Inland swamps in South East Asia harbour hidden cladoceran diversities: species richness and the description of new paludal Chydoridae (Crustacea: Branchiopoda: Cladocera) from Southern Thailand
AbstractFreshwater surveys in the tropics have high potential for revealing new taxa if a wide range of habitats is included. Tropical inland swamps are ignored during most zooplankton sampling campaigns. We show that swamps harbour underestimated Cladocera diversities in South East (SE) Asia, illustrated here for Southern (S) Thailand. According to our preliminary data, based on 22 swamp sites in ten provinces, the cladoceran diversity of swamp habitats is high (about 73 taxa), i.e. a species richness of about 85% of the cladoceran taxa recorded in S Thailand. The Chydoridae are the most diverse group, about 66% of the total (48 out of 73 species), followed by the Macrothricidae (12%; 9 species) and the Sididae (11%; 8 species). Daphniidae only occupy a small proportion of the total species in these sites (5%; 4 species). Besides rare taxa, the SE Asian tropical swamps contain new records, even new species. We discuss the importance of tropical swamp habitats as hotspots of cladoceran diversity, which are being destroyed through agricultural and urban development in SE Asia. As an example, we describe two new paludal species of the Chydoridae (Crustacea: Branchiopoda: Cladocera), restricted to inland swamps in S Thailand. The new taxa have conspicuous morphologies within their respective genera (Karualona Dumont and Silva-Briano, 2000 and Notoalona Rajapaksa and Fernando, 1987), compared to their common sister species in the region. Karualona serrulata n.sp. is separated from congeners by i) divided denticles on the posteroventral corner of the valves and ii) single setules on the anterior face of the first limb (instead of groups of setules, as in the majority of the Aloninae). We include notes on the other, common Karualona sp. populations from S Thailand. These animals show similarities with K. iberica and K. karua, yet belong to neither; we discuss the variability of characters in these populations and in the genus. The second new taxon, Notoalona pseudomacronyx n.sp., is a small species with a postabdomen strongly resembling that of Alona macronyx Daday, 1898, recently allocated to Celsinotum. It seems closest in morphology to an African, yet undescribed species of Notoalona. We included pictorial keys to all the species of these two chydorid genera, which have their main distribution in the circumtropics.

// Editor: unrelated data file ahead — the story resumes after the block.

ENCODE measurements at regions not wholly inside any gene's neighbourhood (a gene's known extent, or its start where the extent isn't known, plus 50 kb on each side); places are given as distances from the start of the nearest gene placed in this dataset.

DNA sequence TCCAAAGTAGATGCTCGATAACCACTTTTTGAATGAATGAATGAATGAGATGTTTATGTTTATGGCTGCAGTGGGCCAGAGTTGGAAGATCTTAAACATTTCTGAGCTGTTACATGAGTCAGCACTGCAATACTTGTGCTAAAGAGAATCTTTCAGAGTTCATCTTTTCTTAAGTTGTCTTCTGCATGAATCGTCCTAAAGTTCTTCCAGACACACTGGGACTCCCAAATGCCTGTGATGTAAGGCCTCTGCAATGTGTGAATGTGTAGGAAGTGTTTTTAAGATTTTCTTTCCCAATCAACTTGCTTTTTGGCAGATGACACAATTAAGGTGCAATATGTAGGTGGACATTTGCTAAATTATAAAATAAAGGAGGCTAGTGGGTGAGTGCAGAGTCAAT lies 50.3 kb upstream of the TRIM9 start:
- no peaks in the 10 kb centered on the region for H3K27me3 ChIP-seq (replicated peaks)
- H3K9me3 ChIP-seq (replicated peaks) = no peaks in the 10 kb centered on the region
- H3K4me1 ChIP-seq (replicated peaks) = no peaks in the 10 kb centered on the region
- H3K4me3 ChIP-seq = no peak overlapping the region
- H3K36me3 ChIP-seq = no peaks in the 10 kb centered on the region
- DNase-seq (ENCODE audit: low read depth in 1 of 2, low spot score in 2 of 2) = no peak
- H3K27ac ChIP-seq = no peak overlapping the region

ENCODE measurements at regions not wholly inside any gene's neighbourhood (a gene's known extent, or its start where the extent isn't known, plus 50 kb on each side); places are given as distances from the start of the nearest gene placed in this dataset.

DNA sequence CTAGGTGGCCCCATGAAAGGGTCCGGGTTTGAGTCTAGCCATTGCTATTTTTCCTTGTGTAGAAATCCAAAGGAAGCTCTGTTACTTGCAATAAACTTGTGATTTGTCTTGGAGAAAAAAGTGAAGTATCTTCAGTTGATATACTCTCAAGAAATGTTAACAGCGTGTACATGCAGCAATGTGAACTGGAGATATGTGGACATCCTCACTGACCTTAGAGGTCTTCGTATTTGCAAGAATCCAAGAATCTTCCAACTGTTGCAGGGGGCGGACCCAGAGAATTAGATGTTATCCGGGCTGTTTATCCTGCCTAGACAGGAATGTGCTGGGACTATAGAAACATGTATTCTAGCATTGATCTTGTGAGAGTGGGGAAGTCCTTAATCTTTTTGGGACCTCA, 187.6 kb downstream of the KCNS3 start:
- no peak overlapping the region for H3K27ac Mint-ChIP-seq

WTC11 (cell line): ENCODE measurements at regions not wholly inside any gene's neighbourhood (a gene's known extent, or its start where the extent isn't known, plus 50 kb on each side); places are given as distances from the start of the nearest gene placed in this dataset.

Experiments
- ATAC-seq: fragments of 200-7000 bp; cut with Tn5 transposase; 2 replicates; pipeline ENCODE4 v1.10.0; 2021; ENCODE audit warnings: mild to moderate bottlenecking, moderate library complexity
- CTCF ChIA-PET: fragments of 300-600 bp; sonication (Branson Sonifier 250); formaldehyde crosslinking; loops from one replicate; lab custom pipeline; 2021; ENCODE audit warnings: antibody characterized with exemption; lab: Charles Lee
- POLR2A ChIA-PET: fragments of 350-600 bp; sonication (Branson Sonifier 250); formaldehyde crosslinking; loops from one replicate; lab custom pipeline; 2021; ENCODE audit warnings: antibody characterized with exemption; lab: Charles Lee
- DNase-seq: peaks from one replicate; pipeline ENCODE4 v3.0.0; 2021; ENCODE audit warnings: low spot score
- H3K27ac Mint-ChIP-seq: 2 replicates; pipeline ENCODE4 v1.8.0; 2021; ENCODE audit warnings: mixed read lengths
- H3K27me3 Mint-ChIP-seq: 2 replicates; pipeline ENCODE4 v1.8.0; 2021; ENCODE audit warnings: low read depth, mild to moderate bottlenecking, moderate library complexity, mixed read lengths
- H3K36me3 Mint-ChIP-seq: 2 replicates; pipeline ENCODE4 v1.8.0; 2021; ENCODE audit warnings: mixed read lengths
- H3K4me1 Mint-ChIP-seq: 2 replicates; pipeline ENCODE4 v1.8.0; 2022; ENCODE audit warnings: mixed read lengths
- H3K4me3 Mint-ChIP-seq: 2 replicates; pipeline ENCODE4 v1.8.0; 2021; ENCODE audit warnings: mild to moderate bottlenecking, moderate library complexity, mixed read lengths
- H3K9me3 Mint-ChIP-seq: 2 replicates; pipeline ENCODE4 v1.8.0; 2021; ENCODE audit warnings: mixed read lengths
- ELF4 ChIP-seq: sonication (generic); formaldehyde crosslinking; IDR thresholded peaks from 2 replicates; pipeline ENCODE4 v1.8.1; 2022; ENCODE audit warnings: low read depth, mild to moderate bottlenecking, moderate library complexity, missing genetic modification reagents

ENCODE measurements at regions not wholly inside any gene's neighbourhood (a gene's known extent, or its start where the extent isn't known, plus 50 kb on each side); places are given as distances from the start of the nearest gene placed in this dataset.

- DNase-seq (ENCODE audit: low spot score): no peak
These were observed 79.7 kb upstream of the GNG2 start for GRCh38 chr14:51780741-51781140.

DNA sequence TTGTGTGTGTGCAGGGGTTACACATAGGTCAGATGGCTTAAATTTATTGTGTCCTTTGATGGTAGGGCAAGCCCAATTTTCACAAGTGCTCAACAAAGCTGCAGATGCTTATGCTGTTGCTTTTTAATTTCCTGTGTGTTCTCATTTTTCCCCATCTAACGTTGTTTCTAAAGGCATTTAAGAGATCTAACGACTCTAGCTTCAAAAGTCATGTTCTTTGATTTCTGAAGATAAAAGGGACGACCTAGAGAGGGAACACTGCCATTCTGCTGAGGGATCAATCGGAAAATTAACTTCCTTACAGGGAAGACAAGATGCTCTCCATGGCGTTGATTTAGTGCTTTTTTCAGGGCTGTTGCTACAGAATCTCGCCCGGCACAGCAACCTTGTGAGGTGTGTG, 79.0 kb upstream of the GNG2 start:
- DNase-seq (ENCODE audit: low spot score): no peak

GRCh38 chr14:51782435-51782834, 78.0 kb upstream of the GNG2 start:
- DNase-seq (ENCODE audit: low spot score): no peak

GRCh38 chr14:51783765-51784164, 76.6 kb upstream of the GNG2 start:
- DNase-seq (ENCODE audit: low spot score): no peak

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Copyright (c) 2013 Kay Van Damme, Supiyanit Maiphae, Phannee Sa-Ardrit
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